Appleton's Cyclopedia of American Biography, edited by James
Grant Wilson, John Fiske and Stanley L. Klos. Six volumes, New York: D. Appleton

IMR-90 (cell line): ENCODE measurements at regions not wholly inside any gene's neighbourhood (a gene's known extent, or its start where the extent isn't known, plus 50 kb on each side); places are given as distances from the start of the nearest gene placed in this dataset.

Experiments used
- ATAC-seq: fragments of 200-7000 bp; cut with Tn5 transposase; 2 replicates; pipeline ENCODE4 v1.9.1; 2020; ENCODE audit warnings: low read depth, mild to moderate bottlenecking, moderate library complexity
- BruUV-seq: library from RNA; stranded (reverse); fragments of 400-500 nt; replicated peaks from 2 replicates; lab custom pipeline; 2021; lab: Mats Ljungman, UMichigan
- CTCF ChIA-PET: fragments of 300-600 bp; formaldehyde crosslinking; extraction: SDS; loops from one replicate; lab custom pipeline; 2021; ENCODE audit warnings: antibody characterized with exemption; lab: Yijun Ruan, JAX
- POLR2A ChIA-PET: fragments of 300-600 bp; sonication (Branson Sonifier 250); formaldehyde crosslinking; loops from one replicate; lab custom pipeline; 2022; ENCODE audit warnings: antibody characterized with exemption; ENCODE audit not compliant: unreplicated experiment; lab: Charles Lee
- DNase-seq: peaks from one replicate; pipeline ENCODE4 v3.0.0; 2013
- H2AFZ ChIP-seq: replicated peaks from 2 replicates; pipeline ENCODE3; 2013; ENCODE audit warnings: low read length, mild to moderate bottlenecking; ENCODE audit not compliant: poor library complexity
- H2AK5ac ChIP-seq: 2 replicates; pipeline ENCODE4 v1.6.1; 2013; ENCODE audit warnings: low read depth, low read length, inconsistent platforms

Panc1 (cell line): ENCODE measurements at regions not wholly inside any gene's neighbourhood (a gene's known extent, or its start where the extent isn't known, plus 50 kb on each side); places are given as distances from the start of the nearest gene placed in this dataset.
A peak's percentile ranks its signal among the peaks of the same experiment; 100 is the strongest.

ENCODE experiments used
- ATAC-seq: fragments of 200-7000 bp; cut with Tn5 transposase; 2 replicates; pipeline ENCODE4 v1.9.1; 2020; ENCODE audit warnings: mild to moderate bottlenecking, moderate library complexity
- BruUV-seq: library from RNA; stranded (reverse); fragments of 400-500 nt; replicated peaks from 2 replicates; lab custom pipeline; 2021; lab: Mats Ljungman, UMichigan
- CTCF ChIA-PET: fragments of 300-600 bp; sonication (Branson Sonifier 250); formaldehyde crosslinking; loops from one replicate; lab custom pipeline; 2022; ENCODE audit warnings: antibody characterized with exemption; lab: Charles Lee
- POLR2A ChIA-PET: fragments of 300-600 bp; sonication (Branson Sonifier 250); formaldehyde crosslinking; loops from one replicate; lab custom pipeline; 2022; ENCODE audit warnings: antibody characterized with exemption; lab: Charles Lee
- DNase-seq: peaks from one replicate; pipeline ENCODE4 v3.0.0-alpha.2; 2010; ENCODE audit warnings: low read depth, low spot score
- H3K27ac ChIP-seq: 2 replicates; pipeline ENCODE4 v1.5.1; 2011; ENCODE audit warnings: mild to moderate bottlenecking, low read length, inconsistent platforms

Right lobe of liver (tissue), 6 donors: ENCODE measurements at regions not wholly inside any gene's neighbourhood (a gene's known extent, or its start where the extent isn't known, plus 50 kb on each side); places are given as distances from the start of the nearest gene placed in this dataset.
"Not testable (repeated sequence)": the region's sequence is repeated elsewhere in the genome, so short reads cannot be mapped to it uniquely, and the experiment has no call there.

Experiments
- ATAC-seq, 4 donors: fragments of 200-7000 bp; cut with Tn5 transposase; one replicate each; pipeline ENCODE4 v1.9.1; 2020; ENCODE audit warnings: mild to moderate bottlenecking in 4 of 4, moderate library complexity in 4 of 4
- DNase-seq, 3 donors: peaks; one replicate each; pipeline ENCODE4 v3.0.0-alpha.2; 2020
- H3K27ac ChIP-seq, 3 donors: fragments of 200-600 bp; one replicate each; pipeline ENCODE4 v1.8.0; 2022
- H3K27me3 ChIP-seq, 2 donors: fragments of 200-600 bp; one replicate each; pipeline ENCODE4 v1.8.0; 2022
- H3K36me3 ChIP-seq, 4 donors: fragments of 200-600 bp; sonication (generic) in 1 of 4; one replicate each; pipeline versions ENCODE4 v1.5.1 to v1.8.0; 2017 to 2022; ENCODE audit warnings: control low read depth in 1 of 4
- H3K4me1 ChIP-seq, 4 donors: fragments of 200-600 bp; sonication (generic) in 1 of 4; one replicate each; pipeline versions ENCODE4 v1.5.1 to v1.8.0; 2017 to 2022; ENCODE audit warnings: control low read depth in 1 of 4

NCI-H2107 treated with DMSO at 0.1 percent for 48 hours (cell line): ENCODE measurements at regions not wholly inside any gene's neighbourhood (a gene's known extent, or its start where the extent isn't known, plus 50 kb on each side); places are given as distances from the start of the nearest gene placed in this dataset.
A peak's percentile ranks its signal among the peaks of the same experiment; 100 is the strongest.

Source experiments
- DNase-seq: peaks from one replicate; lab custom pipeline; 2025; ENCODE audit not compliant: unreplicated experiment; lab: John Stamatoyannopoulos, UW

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HENRY, Alexander, merchant, born in the north of Ireland in June, 1766; died in Philadelphia, Pennsylvania, 13 August, 1847. His father died when Alexander was two years old, and in 1783 the boy came to Philadelphia, where he was a clerk in a dry-goods house, and subsequently began business for himself, accumulating a fortune. He was the first to introduce religious tracts into the United States. and actively contributed to the promotion of religion and education, the relief of poverty, and the reformation of criminals. He was president of the Presbyterian board of education, a founder and first president of the American Sunday school union, and was associated in the management of many other religious or benevolent institutions.--His soil, Thomas Charlton, clergyman, born in Philadelphia, 22 September, 1790; died in Charleston, South Carolina, 4 October, 1827, was graduated at Middlebury in 1814, studied two years in Princeton theological seminary, and after two more years of mission work was ordained as a Presbyterian clergyman on 7 November, 1818. He was pastor of the first church in Columbia, South Carolina, from that time till 1824, and of the second church in Charleston from then till his death, he spent six months in Europe for his health in 1826. Yale gave him the degree of D.D. in 1824. He published "Inquiry into the Consistency of Popular Amusements with a Profession of Christianity" (Charleston, 1825); " Moral Etchings from the Religious World" (1828); "Letters to an Anxious Inquirer" (1828; London, 1829, with a memoir by Reverend Thomas Lewis); and occasional sermons.--Alexander's grandson, Alexander, mayor of Philadelphia, born in Philadelphia, 14 April, 1893; died there, 6 December, 1883, was the son of John Henry. He was graduated at Princeton in 1840, studied law, and was admitted to the bar in 1844. In 1856-'7 he served in the councils, and in 1858 was elected to the mayoralty on the ticket of the People's party, composed of Whigs and Republicans. By successive elections he served in the office until 1866, when he declined a renomination. He managed the affairs of Philadelphia during the civil war with great ability. On the arrival of Mr. Lincoln in Philadelphia, 21 February, 1861, on his way to Washington to be inaugurated, Mayor Henry gave him welcome, and tendered him the hospitality of the city. On 16 April he issued a proclamation declaring that treason against the state or against the United States would not be suffered within the city. First as a member, and afterward as president, of the state board of centennial supervisors, Mr. Henry labored with great efficiency for the success of the International exhibition of 1876. In addition to many other important offices, he was for many years a trustee of the University of Pennsylvania, a member of the park commission, and an inspector of the Eastern penitentiary, which post he had held at the time of his decease twenty-eight consecutive years.
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